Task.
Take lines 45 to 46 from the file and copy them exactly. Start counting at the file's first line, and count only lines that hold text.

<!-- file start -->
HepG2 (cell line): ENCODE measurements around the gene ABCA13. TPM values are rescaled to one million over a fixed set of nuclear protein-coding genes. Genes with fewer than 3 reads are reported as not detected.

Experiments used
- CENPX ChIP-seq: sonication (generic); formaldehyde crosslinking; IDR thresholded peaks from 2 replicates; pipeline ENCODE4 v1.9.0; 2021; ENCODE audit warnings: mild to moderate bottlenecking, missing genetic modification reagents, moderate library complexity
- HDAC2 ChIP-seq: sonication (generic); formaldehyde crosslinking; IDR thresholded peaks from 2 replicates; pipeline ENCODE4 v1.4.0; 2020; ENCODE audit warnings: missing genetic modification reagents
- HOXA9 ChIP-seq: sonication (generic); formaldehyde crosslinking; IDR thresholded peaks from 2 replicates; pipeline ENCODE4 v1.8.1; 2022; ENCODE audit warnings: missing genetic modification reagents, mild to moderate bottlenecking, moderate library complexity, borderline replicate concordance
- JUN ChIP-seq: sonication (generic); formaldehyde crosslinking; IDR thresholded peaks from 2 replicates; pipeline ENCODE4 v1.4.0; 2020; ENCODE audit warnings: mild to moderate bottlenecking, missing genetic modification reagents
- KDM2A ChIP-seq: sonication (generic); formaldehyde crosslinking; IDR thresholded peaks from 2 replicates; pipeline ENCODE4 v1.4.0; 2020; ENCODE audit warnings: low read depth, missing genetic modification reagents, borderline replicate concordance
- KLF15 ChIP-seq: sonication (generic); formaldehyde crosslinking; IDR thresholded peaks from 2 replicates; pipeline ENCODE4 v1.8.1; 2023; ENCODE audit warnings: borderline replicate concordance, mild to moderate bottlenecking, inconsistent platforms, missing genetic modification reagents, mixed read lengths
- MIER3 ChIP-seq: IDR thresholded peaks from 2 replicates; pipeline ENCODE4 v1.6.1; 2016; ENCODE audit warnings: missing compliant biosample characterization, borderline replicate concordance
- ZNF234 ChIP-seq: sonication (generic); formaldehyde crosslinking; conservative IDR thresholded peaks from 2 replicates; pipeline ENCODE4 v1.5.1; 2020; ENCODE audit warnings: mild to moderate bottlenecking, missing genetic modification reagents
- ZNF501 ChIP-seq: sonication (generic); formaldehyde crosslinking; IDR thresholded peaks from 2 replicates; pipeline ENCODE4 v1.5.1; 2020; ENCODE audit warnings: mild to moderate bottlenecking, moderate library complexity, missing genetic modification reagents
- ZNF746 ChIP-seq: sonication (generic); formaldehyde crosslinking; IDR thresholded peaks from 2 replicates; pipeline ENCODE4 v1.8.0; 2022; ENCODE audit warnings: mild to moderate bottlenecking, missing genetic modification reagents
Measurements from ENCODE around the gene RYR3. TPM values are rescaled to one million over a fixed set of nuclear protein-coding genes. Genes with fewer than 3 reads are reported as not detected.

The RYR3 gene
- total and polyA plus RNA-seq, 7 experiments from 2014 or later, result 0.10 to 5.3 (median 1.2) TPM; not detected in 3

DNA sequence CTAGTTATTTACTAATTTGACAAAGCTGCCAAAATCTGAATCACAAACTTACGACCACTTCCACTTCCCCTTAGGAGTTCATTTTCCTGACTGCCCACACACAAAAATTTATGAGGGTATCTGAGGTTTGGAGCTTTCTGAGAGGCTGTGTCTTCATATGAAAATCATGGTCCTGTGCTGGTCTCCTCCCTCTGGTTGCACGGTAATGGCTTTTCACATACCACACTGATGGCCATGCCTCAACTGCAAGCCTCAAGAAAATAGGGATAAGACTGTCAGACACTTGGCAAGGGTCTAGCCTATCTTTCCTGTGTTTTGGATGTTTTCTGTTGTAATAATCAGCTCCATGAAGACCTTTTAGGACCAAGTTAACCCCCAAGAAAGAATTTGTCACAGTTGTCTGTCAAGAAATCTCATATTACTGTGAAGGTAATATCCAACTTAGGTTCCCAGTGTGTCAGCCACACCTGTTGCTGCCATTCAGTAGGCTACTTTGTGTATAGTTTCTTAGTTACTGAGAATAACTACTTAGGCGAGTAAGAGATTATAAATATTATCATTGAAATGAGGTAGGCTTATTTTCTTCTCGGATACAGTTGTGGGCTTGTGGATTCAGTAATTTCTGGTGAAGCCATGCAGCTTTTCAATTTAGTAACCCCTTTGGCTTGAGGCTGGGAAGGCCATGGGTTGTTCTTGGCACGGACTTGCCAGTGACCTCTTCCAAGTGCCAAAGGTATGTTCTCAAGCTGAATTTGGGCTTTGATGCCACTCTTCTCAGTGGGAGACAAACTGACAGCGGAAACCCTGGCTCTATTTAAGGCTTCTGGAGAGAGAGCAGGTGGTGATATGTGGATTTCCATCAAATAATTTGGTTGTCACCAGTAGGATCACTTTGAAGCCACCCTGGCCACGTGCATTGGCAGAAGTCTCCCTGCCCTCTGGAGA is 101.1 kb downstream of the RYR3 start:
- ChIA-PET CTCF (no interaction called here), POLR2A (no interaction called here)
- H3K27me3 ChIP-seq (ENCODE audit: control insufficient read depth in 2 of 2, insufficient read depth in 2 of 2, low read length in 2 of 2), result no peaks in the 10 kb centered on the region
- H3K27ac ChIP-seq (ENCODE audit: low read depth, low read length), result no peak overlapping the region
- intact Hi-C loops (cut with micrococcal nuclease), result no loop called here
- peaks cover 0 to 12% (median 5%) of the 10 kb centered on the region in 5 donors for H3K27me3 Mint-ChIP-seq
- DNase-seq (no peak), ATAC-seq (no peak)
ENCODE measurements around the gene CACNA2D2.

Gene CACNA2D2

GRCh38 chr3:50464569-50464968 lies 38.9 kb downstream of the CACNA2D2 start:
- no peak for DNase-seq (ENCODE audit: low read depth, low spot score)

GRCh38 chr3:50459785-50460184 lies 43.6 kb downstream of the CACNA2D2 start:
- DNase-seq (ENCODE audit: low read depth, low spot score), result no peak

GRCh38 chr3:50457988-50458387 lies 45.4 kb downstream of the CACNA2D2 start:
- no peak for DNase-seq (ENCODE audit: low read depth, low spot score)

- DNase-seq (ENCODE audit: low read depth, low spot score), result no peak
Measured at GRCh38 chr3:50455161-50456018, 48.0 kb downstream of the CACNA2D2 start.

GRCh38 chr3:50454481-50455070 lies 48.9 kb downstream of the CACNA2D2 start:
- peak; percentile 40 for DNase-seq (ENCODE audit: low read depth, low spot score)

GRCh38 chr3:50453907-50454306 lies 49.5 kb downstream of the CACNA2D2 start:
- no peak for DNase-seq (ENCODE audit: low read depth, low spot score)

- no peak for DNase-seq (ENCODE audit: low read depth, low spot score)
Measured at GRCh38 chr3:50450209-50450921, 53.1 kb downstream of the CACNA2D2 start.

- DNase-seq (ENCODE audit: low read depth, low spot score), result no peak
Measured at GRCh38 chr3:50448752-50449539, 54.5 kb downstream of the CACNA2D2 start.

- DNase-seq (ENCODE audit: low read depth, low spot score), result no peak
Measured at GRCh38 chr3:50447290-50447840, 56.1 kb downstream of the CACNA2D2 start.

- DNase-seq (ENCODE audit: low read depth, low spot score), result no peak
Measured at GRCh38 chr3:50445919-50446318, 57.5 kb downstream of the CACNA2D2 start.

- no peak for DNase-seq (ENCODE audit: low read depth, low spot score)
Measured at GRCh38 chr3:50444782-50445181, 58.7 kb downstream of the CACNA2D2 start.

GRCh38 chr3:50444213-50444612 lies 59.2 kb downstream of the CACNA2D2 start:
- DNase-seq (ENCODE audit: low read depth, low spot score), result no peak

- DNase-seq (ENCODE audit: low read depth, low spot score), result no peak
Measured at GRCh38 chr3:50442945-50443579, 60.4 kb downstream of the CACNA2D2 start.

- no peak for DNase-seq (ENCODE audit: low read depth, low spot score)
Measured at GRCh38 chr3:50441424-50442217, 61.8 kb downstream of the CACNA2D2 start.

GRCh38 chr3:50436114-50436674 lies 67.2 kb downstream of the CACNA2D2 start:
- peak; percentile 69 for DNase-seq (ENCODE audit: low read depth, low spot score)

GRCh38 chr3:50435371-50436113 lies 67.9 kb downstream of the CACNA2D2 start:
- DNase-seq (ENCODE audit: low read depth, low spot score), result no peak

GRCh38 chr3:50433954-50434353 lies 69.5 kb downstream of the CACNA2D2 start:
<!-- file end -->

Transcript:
- no peak for DNase-seq (ENCODE audit: low read depth, low spot score)
Measured at GRCh38 chr3:50444782-50445181, 58.7 kb downstream of the CACNA2D2 start.